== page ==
Why You Should Lien First (and Ask Questions Later) in Virginia

On May 18, 2010 by

Christopher Hill is a LEED AP and construction lawyer in Richmond, VA.  He is a member of Virginia’s Legal Elite in Construction Law and authors the Construction Law Musings blog.  You can also follow him on Twitter at  @constructionlaw.

First of all, thanks to Scott for allowing me the forum to guest post here at the Construction Law Monitor.  When I was thinking of a topic, I realized that mechanic’s liens in Virginia are extremely powerful.  Their power is particularly helpful when, like now, the construction economy is not exactly booming.

Why do I say that a lien in Virginia is so powerful?  Two reasons, 1. the lien (with one exception) takes priority over even a first mortgage or deed of trust, and 2. a lien in Virginia (assuming it is filed correctly) is perfected and enforceable as soon as it is recorded.  This one two punch creates a situation in which a construction subcontractor can suddenly move from a position of vulnerability to one of strength.  Once the lien hits the courthouse, and notice goes to the Owner, things generally start to happen:

1.  The bank gets nervous; 2.  The Owner begins to fret and squeeze the General Contractor to see why the sub has not been paid; 3.  The subcontractor’s construction attorney hopefully gets a call; and, importantly 4.  Money starts to flow (or at the very least the General Contractor is forced to file a bond with the Court to assure that the sub will be paid).  In short, until you, a construction professional who is owed money, are presented with the “fish or cut bait” scenario of having to file a suit to enforce the lien or stick with a breach of contract action, you are in the driver’s seat.  Of course, this assumes that you and your attorney have properly met the picky requirements of a Virginia mechanic’s lien.

The second point is equally important.  The fact that a commercial subcontractor or supplier does not need to perform any additional steps, aside from recording the lien, in order to perfect it means that your lien not only survives bankruptcy if filed prior to the Owner’s bankruptcy filing, it means it can be a secured lien even after bankruptcy of the Owner.  All that the bankruptcy does regarding your lien is to stop the clock on the 6 month filing deadline for the length of the stay.  I have seen more than one instance where having this secured position in a bankruptcy is the difference between pennies on the dollar and almost full recovery out of the bankruptcy.

In short, don’t wait to file your lien in hopes that you will get paid.  While I always prefer that construction professionals work things out short of litigation and enjoy representing construction pros in and around Richmond because they generally do so, now is not the time to let your lien rights lapse.  Any General Contractor or Owner that balks at your exercising your lien rights is not likely to pay in any event.  Those Owners and General Contractors that see your actions as “just business” are more likely to be folks for whom you will want to work in the future.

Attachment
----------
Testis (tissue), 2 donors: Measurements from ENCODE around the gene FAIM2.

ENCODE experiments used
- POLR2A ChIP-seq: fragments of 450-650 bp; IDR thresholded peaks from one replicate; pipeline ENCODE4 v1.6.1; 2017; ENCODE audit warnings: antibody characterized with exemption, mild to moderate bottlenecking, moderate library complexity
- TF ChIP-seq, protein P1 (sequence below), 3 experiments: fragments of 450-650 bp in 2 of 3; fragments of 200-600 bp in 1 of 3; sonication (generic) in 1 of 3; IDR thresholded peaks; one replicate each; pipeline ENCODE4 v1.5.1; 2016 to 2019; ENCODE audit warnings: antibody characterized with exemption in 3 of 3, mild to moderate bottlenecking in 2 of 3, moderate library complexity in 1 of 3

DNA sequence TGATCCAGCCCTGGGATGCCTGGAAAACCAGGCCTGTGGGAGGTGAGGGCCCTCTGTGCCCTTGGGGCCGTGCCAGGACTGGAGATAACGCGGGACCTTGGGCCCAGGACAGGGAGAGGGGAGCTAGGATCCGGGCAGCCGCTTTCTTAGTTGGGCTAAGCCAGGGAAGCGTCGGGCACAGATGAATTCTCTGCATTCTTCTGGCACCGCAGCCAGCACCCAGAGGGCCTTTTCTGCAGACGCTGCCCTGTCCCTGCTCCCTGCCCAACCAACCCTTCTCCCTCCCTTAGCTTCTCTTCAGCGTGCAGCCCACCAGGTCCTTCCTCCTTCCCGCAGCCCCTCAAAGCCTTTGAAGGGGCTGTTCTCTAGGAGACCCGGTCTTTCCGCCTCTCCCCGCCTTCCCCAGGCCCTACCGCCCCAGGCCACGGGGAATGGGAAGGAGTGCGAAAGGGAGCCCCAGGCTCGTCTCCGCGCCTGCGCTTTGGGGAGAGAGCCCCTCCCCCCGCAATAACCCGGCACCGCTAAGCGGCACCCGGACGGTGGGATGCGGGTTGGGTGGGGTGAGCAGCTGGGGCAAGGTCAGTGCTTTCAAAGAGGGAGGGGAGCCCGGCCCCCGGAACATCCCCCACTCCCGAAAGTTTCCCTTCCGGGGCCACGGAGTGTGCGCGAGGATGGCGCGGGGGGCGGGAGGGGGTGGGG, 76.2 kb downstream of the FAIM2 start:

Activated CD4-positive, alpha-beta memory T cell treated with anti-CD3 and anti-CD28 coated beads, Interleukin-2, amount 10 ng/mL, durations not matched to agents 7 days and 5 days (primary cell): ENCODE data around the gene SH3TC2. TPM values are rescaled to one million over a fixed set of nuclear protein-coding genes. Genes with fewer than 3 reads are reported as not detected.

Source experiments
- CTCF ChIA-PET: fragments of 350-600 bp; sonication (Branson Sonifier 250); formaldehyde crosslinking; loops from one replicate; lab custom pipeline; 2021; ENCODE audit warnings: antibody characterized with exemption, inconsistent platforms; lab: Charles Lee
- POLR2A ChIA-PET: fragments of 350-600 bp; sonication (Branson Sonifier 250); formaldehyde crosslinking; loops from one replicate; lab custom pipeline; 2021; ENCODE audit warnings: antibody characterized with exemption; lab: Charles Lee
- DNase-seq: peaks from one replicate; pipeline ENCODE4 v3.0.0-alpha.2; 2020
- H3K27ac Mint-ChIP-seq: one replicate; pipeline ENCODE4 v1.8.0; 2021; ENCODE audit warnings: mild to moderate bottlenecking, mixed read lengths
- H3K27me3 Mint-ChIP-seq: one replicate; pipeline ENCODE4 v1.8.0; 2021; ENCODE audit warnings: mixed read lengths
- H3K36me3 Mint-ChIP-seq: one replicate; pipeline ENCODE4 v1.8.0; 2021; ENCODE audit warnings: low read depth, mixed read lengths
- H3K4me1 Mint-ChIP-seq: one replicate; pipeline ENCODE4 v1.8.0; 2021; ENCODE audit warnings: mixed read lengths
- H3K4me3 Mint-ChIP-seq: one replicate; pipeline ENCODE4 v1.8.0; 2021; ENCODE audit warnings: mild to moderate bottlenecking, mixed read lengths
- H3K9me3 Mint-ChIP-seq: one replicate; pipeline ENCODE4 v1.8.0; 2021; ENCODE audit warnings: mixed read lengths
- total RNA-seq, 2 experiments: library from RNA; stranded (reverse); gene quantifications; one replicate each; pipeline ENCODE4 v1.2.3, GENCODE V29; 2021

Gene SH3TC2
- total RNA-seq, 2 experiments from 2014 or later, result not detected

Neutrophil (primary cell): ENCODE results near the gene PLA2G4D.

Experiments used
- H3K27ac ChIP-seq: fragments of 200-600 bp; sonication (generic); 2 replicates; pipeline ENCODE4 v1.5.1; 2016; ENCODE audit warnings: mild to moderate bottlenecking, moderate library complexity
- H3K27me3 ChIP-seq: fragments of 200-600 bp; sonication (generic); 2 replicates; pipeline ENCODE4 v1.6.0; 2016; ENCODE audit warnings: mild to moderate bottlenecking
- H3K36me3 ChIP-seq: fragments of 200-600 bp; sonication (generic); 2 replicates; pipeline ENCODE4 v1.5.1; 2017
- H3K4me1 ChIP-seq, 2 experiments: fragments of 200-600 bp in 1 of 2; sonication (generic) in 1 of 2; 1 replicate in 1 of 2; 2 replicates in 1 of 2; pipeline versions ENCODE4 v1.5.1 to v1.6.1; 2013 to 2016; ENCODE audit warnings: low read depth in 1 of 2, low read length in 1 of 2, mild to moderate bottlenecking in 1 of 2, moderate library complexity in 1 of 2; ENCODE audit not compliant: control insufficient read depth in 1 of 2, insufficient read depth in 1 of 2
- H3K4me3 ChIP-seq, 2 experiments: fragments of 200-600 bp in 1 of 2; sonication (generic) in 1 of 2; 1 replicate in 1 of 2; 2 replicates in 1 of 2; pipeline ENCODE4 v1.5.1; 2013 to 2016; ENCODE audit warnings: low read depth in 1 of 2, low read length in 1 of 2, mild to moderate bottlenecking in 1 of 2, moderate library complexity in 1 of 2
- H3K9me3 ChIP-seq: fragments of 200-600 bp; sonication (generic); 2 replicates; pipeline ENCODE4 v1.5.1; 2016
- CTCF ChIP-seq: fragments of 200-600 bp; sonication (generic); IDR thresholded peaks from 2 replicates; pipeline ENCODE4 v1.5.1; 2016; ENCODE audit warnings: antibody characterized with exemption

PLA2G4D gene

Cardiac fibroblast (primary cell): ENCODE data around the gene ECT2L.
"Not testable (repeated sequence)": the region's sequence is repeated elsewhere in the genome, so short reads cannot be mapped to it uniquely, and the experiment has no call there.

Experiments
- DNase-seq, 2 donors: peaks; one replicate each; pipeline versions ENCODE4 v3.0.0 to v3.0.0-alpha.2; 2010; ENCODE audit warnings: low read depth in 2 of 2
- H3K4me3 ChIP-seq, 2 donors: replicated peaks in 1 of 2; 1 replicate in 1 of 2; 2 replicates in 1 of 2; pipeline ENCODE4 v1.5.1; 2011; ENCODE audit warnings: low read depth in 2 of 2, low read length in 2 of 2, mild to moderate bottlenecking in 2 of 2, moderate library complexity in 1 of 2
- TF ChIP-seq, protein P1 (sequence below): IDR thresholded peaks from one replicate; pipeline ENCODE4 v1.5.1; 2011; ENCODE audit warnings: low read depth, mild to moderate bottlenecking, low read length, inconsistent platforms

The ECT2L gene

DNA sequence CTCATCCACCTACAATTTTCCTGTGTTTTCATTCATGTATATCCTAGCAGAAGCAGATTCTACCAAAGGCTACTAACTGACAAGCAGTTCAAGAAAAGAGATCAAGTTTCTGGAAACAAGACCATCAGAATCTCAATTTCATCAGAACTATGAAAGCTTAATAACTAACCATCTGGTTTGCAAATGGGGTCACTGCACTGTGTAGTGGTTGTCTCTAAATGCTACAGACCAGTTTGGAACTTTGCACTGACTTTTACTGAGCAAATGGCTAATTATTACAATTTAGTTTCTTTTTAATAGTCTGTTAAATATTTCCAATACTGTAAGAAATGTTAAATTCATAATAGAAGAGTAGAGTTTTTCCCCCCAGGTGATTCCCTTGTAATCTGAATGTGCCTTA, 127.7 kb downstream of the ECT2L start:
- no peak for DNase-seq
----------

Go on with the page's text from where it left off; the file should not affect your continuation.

In sum, a mechanic’s lien, filed in a timely and proper fashion, can be, and generally is, a cost effective and powerful collection tool for Virginia contractors.  Construction professionals in Virginia should not see such liens as a last resort, but as one of the arrows in their collection quiver to be used when an Owner or General Contractor (with or without fault) fails to pay them in a timely fashion.

On May 18, 2010


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  • Thanks for letting me post here Scott! You are welcome at Musings any time.

  • Scott and Chris:

    Excellent points. Liens *seem* simple– in NC, there are form documents in the statute itself. However, they must be filed timely and 100% accurately, which is something a lot of contractors fail to appreciate until it is too late.

    • Thanks for stopping in, Melissa. Yes, your comment is a frequent cry of us construction attorneys. I always tell folks that while they may know to file a lien within ____ days of last providing materials, how do they know when that clock legally starts counting? And while they may know to claim the amount due to them, how do they know what amounts are allowed and which aren’t in the lien?

      On the other hand, I really do understand the contractor’s resistance to hiring counsel. Some of these companies supply across state boarders, and attorneys rarely do that. Some of these companies have tons of notices and liens to file. To put it simply, they need a department to handle these notice and lien forms, and they can’t afford to hire attorneys (requiring retainers in each state) to advise them on some of these simple questions.

      It’s a real paradox for some construction businesses, unfortunately. At the end of the day, however, it doesn’t change your points. Liens may seem simple, but they are quite complex, and sometimes that’s not appreciated until its too late.

  • Counsel early in the process is key to avoid more expensive counsel when things need to be fixed. There is a reason that “A stitch in time. . . ” is a cliche.